A few months ago at church, an usher came up to me and made a gesture that was — in his mind — “nice.” Seeing me, the young guy in the wheelchair, he placed his hand on my shoulder and said in a loud voice “let me know if you need anything!” Well accustomed to these awkward encounters with people, I simply nodded my head and moved along.
As my brother and I headed toward our seats, I said to him, “Hey, guess what — I’m blind, deaf, and can’t walk.”
My “favorite” scenario was when two guys came up to a friend and me at a movie theater several years ago and prayed for me to be healed. This happened as the movie was about to start. I think they were a little disappointed when I wasn’t jumping out of my chair by the time the trailers ended. My friend was embarrassed for me, but I usually find a way to poke fun at these scenarios.
Here’s the thing: The people in these situations weren’t just trying to be nice or empathetic to me — they were pitying me because I have a disability.
The Oxford dictionary defines empathy as “the ability to understand and share the feelings of another,” while pity is “the feeling of sorrow and compassion caused by the suffering and misfortunes of others.” When I think of pity, I feel that the term is appropriate in situations like death, a major illness, loss, etc. However, is my merely being in a wheelchair and having a disability enough to warrant pity from total strangers?
If you’ve read my columns for a while, you’ll know that I live an active, fulfilling life. I have challenges that others don’t have, but I don’t “suffer” daily. I don’t like receiving pity from total strangers, because the people who take one look at me and pity me are making assumptions about my quality of life.
Only the people who truly know me and listen to my story can empathize with me, and for that I am grateful. Close friends know my struggles and my frustrations. They know when I’m dealing with fatigue and stress from juggling work, caregiver schedules, doctor’s appointments, physical therapy, and cough assist sessions. I maintain a positive attitude most of the time, but it helps to vent to people who “get it.”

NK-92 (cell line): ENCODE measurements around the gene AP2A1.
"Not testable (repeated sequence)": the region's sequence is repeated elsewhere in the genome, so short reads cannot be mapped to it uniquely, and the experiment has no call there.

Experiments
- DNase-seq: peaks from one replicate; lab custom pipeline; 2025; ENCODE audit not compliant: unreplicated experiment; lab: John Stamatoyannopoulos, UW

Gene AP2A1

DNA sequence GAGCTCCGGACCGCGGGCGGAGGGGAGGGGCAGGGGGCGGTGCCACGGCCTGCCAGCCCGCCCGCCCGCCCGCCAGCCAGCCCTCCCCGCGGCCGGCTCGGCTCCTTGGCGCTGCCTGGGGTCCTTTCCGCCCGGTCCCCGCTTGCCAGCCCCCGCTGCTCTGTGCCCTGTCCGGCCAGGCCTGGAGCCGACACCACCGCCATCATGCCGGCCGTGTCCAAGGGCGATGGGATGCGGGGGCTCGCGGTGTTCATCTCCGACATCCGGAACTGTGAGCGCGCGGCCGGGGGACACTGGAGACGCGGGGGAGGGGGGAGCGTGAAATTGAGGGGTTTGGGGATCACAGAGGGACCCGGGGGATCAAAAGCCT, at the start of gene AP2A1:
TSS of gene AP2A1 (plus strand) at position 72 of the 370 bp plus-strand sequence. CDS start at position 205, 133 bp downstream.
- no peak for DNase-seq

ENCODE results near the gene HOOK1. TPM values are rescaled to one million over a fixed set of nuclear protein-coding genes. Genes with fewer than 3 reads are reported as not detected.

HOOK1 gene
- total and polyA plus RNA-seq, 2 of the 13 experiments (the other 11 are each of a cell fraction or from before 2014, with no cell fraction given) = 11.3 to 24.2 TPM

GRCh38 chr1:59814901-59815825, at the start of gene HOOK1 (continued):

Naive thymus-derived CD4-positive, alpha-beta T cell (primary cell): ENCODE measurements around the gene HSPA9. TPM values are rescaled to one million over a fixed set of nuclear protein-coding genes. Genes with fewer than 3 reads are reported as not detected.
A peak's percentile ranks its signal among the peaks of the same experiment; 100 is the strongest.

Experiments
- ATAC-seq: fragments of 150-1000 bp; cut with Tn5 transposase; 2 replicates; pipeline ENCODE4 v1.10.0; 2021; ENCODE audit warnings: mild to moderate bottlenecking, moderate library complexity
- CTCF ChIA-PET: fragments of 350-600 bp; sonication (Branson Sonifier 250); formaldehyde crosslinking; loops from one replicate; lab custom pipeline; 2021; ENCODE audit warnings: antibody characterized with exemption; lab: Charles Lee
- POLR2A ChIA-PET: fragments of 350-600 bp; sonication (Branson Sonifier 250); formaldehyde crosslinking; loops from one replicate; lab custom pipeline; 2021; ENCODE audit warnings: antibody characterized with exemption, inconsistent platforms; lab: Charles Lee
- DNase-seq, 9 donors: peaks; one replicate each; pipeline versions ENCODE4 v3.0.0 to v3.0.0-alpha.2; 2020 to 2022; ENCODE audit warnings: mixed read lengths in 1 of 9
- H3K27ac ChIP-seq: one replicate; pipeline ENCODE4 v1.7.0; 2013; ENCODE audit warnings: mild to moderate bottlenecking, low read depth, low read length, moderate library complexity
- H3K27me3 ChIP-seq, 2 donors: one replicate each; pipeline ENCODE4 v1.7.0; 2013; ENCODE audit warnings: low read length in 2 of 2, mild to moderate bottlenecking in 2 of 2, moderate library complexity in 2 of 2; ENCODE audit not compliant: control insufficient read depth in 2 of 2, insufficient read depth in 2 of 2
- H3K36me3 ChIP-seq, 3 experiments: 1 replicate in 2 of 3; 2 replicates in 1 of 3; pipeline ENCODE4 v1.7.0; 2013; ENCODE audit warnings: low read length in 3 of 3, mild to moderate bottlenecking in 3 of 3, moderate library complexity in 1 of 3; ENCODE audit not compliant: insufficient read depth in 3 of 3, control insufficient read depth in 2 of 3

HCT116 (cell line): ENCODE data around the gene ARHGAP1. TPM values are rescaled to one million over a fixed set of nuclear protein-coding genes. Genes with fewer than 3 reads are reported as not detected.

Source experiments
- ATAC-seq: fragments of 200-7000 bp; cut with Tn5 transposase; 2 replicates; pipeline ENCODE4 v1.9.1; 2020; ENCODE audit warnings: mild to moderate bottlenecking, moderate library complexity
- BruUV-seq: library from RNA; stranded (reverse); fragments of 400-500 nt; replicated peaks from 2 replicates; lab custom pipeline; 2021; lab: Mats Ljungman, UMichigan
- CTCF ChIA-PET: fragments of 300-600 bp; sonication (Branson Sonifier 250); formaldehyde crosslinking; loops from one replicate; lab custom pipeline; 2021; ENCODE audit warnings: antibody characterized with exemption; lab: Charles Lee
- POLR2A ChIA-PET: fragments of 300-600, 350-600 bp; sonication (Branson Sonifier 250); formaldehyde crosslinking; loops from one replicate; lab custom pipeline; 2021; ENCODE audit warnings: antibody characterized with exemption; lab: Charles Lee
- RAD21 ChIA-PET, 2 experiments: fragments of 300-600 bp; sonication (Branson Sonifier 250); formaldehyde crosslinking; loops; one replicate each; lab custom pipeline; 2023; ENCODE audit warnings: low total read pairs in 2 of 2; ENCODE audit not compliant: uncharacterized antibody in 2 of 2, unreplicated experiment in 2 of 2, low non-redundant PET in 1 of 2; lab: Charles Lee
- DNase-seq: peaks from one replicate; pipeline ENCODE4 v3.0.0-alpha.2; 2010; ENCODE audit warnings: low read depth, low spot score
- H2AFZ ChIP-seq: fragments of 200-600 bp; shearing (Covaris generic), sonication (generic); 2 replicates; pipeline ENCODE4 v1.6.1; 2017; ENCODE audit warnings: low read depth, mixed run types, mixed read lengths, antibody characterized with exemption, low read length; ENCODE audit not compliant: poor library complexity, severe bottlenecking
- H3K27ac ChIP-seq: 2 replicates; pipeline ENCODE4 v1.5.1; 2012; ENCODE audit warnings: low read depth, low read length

I am grateful for people who are empathetic and compassionate, but pity isn’t something I’m fond of. Granted, the experiences of one person with SMA may not mirror the experiences of another. Others with SMA have significantly harder lives than mine, and that’s why it’s so important to listen to people’s stories.
The next time you see someone in a wheelchair or with SMA, don’t jump to assumptions and start pitying them. I promise you that it makes us feel awkward and alienated. Instead, talk to them, ask questions, listen to them, and hear their stories. We’re just people, and all that we ask is that you treat us as such.
Note: SMA News Today is strictly a news and information website about the disease. It does not provide medical advice, diagnosis, or treatment. This content is not intended to be a substitute for professional medical advice, diagnosis, or treatment. Always seek the advice of your physician or other qualified health provider with any questions you may have regarding a medical condition. Never disregard professional medical advice or delay in seeking it because of something you have read on this website. The opinions expressed in this column are not those of SMA News Today, or its parent company, BioNews Services, and are intended to spark discussion about issues pertaining to spinal muscular atrophy.
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